If there was any doubt that Valentine’s Day is as much about consumption as it is about amour, consider this: Americans will shell out $20.8 billion on Feb. 14 this year.
That’s 3.2% more than in 2012, or $134.08 a person, according to a report from research group IBISWorld.
Much of that spending will come on conventional gifts such as candy and flowers as they weather the higher payroll taxes originating from the government’s fiscal cliff negotiations, according to IBISWorld.
“Although overall spending will increase slightly, consumers are still watching their wallets, and spending on expensive items will suffer as a consequence,” said IBISWorld analyst Lauren Setar in a statement.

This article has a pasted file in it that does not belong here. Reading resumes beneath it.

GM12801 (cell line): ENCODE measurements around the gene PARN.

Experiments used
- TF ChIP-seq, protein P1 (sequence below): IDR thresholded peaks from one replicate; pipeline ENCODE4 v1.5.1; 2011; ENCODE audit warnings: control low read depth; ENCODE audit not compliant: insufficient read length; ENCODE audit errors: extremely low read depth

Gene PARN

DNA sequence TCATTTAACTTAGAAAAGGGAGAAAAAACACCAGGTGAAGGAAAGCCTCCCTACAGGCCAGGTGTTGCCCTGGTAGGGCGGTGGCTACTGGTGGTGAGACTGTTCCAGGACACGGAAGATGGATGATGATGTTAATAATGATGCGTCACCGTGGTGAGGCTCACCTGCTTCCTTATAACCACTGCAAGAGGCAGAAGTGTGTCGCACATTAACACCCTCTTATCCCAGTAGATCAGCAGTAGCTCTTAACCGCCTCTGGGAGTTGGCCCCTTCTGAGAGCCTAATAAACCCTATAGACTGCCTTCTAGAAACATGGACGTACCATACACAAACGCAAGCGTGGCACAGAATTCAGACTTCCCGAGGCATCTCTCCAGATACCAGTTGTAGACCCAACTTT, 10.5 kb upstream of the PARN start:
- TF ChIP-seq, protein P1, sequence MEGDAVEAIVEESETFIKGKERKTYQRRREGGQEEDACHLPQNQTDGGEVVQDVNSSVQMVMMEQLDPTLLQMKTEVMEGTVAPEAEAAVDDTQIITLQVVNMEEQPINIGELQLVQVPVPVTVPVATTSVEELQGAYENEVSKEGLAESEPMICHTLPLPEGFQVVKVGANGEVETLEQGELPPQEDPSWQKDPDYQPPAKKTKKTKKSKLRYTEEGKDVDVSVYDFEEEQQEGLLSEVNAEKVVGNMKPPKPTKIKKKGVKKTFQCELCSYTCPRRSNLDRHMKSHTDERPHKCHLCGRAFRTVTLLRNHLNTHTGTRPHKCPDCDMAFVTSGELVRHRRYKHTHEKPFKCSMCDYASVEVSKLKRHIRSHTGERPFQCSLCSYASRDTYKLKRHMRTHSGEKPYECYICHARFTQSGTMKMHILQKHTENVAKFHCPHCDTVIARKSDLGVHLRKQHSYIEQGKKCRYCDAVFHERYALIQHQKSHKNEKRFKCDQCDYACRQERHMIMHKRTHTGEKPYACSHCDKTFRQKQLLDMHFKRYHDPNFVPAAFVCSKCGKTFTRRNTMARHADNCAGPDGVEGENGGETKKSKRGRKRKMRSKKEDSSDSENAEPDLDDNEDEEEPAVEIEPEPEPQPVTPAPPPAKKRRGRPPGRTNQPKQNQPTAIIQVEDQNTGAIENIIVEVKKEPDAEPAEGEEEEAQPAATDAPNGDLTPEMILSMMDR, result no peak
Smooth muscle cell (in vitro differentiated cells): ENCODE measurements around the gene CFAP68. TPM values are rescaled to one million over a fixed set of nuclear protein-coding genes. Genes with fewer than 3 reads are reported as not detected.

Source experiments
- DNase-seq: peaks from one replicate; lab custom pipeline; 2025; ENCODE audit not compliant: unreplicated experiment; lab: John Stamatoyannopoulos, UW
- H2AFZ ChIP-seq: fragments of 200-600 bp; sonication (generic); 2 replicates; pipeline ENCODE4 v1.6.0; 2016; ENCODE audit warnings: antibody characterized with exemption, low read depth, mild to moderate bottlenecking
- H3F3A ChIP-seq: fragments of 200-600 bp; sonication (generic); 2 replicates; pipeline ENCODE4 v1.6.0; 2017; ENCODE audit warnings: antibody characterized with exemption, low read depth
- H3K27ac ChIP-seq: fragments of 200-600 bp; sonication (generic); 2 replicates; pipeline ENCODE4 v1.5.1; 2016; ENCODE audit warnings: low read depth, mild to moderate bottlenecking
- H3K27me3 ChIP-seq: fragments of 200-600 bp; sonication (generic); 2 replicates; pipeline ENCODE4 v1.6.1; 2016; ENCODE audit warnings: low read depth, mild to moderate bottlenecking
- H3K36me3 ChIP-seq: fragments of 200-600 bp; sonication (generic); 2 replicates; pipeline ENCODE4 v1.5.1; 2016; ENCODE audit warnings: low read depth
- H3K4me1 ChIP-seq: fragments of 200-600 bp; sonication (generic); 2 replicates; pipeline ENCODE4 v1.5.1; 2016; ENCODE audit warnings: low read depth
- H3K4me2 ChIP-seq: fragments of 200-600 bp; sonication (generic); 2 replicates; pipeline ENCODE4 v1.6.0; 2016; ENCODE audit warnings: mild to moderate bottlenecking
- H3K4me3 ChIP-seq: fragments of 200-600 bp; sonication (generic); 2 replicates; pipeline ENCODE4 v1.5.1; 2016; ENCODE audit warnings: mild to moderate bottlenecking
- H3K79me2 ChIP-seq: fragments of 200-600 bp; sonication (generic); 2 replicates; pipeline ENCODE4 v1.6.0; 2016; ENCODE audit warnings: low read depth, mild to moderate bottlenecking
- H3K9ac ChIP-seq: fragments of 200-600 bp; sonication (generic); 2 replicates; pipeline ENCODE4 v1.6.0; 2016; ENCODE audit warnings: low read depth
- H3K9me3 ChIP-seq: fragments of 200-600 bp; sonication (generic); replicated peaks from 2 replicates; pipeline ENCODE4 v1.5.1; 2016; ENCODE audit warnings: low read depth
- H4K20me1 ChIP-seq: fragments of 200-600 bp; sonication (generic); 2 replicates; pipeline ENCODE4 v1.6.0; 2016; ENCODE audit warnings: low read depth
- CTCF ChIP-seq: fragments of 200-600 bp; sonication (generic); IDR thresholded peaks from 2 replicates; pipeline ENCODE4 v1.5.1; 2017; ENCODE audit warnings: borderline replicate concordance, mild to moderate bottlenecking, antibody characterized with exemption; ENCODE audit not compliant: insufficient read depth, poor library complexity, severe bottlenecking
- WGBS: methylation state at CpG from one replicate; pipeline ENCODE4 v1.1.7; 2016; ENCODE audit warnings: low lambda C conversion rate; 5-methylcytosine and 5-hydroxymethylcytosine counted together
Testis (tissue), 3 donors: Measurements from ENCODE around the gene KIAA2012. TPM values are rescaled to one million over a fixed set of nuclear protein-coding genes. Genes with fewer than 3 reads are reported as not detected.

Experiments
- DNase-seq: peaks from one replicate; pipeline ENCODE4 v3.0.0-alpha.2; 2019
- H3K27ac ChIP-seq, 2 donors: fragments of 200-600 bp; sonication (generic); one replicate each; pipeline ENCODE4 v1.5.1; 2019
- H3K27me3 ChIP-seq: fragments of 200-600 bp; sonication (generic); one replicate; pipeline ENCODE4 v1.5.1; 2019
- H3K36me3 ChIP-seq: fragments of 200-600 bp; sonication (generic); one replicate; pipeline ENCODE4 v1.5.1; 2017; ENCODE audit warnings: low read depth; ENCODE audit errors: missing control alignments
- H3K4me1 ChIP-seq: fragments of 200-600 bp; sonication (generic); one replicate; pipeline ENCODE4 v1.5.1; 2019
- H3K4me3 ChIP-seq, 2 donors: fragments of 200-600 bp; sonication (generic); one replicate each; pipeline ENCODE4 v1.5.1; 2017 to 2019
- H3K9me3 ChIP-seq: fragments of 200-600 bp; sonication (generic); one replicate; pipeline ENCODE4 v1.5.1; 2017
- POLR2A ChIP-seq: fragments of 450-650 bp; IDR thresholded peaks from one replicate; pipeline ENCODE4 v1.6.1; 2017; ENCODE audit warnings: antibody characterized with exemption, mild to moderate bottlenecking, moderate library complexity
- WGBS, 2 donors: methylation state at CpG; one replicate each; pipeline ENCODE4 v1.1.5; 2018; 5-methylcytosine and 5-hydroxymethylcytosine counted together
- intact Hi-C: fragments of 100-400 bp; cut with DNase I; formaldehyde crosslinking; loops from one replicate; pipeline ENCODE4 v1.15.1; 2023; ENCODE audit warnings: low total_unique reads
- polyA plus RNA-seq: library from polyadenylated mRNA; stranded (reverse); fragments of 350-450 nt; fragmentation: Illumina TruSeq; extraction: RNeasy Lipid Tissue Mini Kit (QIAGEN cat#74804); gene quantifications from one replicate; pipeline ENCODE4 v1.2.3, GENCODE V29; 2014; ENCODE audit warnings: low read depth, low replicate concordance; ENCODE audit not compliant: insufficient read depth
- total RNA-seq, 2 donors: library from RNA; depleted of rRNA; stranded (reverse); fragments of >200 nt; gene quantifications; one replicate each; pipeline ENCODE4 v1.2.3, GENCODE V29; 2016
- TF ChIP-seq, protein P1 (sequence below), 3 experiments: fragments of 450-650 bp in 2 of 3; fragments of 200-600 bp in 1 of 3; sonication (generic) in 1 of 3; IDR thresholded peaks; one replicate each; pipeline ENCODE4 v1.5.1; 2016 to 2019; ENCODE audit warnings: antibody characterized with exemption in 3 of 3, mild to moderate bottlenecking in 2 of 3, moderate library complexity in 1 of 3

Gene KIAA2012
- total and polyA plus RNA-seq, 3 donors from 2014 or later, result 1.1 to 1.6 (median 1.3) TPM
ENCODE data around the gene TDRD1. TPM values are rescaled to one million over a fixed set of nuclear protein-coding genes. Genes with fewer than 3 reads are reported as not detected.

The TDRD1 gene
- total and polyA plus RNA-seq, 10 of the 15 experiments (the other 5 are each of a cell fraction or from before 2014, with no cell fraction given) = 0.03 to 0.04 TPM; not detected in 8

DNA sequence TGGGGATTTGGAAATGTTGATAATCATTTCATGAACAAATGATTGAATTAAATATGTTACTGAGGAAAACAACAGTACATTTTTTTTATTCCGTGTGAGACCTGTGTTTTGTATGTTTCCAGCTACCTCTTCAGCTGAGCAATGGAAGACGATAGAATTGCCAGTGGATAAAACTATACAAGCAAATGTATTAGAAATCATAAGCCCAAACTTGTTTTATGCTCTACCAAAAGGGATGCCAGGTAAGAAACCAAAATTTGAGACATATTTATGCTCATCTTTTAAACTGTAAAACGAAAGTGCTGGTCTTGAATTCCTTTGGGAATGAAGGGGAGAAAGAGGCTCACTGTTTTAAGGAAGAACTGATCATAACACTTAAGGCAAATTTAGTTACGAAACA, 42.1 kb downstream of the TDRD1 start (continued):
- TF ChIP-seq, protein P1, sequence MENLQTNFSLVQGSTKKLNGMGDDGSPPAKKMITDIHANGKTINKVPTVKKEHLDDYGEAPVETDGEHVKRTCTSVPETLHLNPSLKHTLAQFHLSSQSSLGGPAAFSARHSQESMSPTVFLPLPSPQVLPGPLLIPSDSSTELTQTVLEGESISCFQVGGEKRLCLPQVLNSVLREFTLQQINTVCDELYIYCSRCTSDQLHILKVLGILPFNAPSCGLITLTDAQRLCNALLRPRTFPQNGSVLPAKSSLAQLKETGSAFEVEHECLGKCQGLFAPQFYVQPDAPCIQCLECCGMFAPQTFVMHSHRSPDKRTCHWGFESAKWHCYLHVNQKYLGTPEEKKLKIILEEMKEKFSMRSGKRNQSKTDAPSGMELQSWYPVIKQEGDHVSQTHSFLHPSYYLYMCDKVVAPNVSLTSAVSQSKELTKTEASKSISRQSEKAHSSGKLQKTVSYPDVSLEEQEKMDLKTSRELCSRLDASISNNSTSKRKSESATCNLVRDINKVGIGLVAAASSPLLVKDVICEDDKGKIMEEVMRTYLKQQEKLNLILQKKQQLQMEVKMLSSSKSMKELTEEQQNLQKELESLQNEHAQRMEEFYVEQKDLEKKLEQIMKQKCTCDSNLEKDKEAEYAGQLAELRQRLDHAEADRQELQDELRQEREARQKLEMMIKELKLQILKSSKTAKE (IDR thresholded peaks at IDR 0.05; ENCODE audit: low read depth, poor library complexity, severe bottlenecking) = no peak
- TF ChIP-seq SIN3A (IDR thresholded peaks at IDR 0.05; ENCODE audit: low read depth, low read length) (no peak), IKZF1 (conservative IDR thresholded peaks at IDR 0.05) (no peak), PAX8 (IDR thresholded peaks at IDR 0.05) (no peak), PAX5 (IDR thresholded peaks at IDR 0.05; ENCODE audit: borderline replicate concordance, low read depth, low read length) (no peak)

Lovers will drop the most money on meals out, collectively paying out $9.9 billion – a 2.9% increase.
Sweets will be the next major purchase, swelling 4.3% to $2.9 billion in sales. Flowers will get a 5.7% bump.
Both categories will get a boost from Valentine’s Day falling on a weekday. More blooms will be delivered to paramours in the workplace, while students will buy candy to give to schoolmates and teachers.
Consumers will also increase spending overall on romantic getaways, lingerie, and jewelry.